The Uninsured Rate Is Going Up Again

Jeffrey Young
The national uninsured rate has started climbing back up amid higher costs for health insurance and uncertainty about the future of the Affordable Care Act, according to Gallup-Sharecare Well-Being Index survey findings released Friday.

The national uninsured rate has started climbing back up amid higher costs for health insurance and uncertainty about the future of the Affordable Care Act, according to survey findings Gallup released Friday.

In the three-month period that ended Sept. 30, 12.3 percent of American adults had no health coverage, a 0.6 percentage point increase from the prior quarter and a 1.4 percentage point rise since the end of last year, the Gallup-Sharecare Well-Being Index shows. That represents 3.5 million fewer Americans with health coverage between Dec. 31, 2016, and Sept. 30, 2017, according to Gallup, and continues a trend that started earlier this year.

The Affordable Care Act brought about a historic decline in the uninsured rate through its expansion of Medicaid coverage to low-income adults and its introduction of subsidized private health insurance for low- and middle-income families beginning in January 2014. From 2014 through 2016, the share of Americans without health coverage fell significantly, reaching 10.9 percent at the end of last year.

Since then, the percentage has crept higher, but still remains far lower than the 18 percent recorded at the end of 2013, just before the Affordable Care Act’s coverage expansion began.

(Gallup-Sharecare Well-Being Index)

The Gallup report doesn’t include data proving the causes of the uptick in the number of uninsured, but the likeliest explanation includes a mix of factors that include shortcomings of the Affordable Care Act’s health insurance marketplace itself, and actions taken by President Donald Trump and the Republican-led Congress.

Although premiums for people who get health benefits from their employers ― the most common source of health coverage in the United States ― have held relatively steady in recent years, the same can’t be said for the price of health insurance from an exchange or bought directly from an insurer. The share of Americans in this segment of the insurance market without health insurance increased from 20 percent at the end of 2016 to 21.3 percent as of Sept. 30, Gallup reports.

Premium increases on the Affordable Care Act’s health insurance exchanges rose sharply in many parts of the country from 2016 to 2017, putting coverage out of reach for households that qualified for little or no financial assistance. Those who are eligible for tax credits to reduce their monthly insurance bills generally are shielded from rate hikes because their subsidies increase to compensate, but those who must pay full price bear the brunt of the rate hikes. Even so, the uninsured rate rose slightly more last quarter for low-income households than for higher earners.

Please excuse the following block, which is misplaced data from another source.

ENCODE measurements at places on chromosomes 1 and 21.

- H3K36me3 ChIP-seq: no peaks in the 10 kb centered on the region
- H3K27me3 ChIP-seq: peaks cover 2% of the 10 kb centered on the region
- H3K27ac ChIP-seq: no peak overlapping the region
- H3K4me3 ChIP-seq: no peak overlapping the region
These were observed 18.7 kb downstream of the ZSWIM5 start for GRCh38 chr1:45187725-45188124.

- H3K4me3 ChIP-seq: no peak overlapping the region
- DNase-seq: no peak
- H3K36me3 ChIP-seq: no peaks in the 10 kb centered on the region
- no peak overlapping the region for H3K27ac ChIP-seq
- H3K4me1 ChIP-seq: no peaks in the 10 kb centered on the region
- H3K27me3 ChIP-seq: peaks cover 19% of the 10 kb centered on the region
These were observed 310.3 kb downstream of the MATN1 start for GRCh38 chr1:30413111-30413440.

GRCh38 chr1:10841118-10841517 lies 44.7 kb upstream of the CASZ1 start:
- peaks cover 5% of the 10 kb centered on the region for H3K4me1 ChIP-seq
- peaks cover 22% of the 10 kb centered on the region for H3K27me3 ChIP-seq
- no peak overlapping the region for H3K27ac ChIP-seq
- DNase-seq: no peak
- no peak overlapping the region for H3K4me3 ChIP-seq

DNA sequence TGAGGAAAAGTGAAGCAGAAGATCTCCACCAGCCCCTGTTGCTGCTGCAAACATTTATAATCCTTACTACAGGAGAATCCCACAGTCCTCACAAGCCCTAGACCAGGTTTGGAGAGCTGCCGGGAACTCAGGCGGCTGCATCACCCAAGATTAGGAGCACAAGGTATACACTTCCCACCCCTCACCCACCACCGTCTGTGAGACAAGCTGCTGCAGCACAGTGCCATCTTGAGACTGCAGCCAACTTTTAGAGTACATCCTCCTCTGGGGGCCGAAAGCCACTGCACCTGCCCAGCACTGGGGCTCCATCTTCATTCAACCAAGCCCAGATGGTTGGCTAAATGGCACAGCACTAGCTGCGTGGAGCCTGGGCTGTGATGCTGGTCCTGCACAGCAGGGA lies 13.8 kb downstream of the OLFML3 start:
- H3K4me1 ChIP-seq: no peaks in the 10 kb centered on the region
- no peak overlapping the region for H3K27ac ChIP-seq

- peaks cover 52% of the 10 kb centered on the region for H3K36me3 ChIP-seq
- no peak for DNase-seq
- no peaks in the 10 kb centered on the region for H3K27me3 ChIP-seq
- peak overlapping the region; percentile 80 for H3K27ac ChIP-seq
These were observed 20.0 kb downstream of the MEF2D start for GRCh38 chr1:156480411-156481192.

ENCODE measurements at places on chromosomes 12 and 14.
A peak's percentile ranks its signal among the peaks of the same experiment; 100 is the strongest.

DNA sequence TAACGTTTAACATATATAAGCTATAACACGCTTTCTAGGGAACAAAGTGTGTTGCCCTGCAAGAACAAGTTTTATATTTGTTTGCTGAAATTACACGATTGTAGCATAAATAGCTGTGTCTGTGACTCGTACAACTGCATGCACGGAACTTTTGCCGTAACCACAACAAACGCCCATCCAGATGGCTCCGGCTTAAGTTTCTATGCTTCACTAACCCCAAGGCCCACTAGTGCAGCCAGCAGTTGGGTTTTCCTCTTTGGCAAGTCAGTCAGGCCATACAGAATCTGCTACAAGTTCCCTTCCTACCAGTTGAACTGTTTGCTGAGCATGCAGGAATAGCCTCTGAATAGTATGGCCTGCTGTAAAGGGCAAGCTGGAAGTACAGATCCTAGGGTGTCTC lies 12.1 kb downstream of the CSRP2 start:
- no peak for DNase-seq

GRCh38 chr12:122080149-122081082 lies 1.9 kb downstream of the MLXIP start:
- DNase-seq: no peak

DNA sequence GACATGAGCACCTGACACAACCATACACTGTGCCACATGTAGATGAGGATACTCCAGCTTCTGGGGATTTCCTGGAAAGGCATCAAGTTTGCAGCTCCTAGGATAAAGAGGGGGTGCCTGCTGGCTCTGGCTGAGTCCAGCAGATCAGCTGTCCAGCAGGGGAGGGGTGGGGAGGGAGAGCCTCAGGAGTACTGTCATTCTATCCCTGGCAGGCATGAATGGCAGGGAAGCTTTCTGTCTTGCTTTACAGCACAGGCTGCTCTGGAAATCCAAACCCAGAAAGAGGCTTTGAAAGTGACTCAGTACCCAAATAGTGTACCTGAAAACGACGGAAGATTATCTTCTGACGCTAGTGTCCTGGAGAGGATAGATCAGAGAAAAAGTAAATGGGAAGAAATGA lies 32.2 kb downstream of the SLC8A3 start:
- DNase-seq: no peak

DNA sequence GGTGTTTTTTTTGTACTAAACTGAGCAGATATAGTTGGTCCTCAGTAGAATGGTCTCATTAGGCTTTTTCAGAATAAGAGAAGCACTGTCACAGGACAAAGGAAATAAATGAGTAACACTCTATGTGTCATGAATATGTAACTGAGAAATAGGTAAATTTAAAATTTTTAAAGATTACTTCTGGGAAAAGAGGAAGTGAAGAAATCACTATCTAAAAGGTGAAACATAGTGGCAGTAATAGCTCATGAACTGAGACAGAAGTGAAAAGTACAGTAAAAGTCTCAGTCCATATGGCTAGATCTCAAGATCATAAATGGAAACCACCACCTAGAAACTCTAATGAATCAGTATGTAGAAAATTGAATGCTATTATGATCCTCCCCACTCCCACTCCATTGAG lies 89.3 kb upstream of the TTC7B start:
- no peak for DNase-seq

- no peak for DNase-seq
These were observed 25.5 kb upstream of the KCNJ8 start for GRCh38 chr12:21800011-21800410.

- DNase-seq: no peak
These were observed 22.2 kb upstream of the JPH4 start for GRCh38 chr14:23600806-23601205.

In addition to those underlying issues in the market regulated by the Affordable Care Act, Trump and the GOP Congress have created uncertainty about the state of the exchanges and the future of the health care system that likely depressed enrollment.

The House passed legislation this spring to repeal the Affordable Care Act, and the Senate debated but ultimately failed to pass a similar bill. Those bills would’ve increased the number of uninsured Americans by more than 20 million, according to Congressional Budget Office analyses. These congressional actions, plus the Trump administration indicating it might not fully enforce the law’s individual mandate that most U.S. residents obtain health coverage or face tax penalties, could have contributed to the decline in the number of people covered.

The uninsured rate very probably will continue to increase in future months if things remain on their present course.

Trump’s threats ― on which he followed through this month ― to cut off repayments to health insurance companies serving low-income people caused insurers to institute very large premium hikes in most states for next year. The Trump administration also has clearly signaled it will carry out a much less robust effort to enroll people in health coverage during the open enrollment period that begins Nov. 1 and ends Dec. 15 in most states, which risks lower sign-up numbers for 2018.

A bipartisan group of senators led by Health, Education, Labor and Pensions Committee Chairman Lamar Alexander (R-Tenn.) and ranking member Patty Murray (D-Wash.) introduced legislation Thursday to stabilizing the health insurance exchanges. But even if Congress passes this bill and Trump signs it before the end of the year, it would have little effect on exchange plan premiums next year, which already are all but locked in.

Hear Jeffrey Young talk about the latest in health care politics in minute 28 of the HuffPost Politics podcast:

  • This article originally appeared on HuffPost.

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